What isn’t reasonable is pushing people to work extra hours to get the job done on time, but getting annoyed at someone who finishes significantly early and then wants to take the afternoon off. It feels like you’re confusing salaried employees with independent contractors, as well as hourly workers with people being paid for piecework.

      2. tangerineRose*

        The person being discussed is getting more done than other people though. So that person seems to be giving more for the paycheck than her co-workers.

      3. Jules the 3rd*

        The fidgeting probably helps her get stuff done, tho. If I couldn’t fidget, I’d need to get up and walk.

        Micromanaging how the highly productive employee gets their work done is likely to lead to lower productivity and dissatisfaction.

      4. Autumnheart*

        This attitude literally penalizes people for being more efficient than their coworkers. It’s stupid.

        1. Autumnheart*

          To clarify, it would be one thing if the person in question were a low performer. But someone who does 40 hours’ worth of work in 32 hours does not owe you 8 more hours. You’re not getting ripped off.

      5. Jennifer*

        I can’t speak for your business, but some jobs just require you to be “on call” from 8-5, regardless of your workload. If the urgent work is already done, it’s harder for the ADD-types to keep on driving and pumping along in the same way.

      6. aebhel*

        If she’s completing all of her tasks in a timely manner and to a high standard, then it’s really kind of messed up to insist that she do MORE BETTER MORE MORE just because she theoretically could.

        Frankly, you sound like some retail managers I’ve had who’d punish people for being efficient by giving them busywork or offloading the slower people’s tasks onto them just so they wouldn’t spend any time idle, which, I assure you, does not encourage efficiency. And frankly, this is a pitfall I’ve seen many a business owner fall into: you cannot expect your employees to be as invested in the company as you are as the owner.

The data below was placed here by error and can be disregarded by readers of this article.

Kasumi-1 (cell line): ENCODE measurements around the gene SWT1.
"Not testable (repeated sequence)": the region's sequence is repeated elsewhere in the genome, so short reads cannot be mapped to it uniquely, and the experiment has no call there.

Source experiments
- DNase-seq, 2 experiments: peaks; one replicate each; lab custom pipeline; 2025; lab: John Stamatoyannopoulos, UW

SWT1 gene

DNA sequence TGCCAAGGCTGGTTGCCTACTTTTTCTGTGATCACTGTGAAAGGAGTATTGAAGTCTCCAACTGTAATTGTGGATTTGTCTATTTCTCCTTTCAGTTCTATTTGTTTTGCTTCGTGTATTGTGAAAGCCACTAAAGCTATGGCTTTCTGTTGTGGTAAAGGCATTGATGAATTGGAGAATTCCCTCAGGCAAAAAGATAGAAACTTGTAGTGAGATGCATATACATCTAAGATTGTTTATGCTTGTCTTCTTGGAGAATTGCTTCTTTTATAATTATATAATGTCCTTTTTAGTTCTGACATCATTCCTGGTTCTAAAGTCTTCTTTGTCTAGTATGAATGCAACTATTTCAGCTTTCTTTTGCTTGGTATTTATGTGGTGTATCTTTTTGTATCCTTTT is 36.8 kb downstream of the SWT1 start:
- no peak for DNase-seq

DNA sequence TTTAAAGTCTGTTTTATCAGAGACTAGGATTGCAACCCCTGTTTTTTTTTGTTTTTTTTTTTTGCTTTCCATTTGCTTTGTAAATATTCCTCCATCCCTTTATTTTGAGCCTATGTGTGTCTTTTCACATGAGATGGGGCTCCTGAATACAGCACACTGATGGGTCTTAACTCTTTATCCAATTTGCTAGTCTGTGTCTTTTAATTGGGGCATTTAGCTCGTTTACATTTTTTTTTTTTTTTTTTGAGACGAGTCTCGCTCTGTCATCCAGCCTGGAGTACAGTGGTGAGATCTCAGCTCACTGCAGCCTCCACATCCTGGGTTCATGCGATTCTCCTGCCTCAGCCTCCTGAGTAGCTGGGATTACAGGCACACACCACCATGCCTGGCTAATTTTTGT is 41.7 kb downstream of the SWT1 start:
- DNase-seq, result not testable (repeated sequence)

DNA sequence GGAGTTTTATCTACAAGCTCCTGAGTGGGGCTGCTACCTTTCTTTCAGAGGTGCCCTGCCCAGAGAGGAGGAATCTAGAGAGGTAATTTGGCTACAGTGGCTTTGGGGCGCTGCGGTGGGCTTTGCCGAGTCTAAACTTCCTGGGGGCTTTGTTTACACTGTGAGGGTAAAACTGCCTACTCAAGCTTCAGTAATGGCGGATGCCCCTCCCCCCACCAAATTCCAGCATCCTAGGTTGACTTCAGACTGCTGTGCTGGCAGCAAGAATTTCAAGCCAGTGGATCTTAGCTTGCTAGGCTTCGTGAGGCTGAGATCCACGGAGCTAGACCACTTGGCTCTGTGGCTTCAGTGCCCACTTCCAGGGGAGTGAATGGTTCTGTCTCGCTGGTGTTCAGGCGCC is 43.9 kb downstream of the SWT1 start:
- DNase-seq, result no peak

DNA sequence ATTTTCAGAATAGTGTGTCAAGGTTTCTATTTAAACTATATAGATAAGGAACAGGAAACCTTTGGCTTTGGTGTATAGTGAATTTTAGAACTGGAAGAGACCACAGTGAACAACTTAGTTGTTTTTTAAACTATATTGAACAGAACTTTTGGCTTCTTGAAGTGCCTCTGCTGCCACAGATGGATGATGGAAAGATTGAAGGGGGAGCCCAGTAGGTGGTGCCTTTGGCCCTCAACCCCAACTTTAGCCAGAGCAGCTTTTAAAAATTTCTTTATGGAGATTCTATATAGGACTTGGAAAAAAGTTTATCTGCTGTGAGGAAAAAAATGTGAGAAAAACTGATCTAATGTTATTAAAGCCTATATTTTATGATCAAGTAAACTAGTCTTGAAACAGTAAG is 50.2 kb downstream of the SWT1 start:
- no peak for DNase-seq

3. Manic Pixie HR Girl*

    You say she is not only getting her work done, but she’s the most productive person on the team.

    *She’s bored and she doesn’t have enough to do.*

    Give her more/more challenging work if you have it. She’ll rise to it. My guess is she’d rather be fully engaged than surfing the web.

    1. Mary Dempster*

      I agree with this. Said as someone surfing the web and taking notes during a webinar right now.

    2. pleaset*

      I agree, but the problem is meetings or other situations where it’s not so easy to be doing more without appearing disrespectful.

      I often am writing two sets of things in meetings – one is basic notes so it looks like I’m paying attention (which I am). And the other is something else.

      I should mention I’m more than a little skeptical of people who say they have to do multiple things to concentrate. But in situations like the OP’s employee in a typical meeting, stuff is happening so slowly (for her) that she doesn’t really need to concentrate to absorb as much info as other people.

      1. pleaset*

        To clarify – I think doing one or at most two other things, like doodling or something with the hands, CAN help concentration. But checking email etc – not good.

      2. Oxford Coma*

        I also found it hard to believe until I married someone with severe ADD. I live with someone who coherently converses with me while watching TV, listening to the radio, and playing a (totally different) song on the guitar…it’s mind-boggling. I lose concentration if a chipmunk farts the next town over.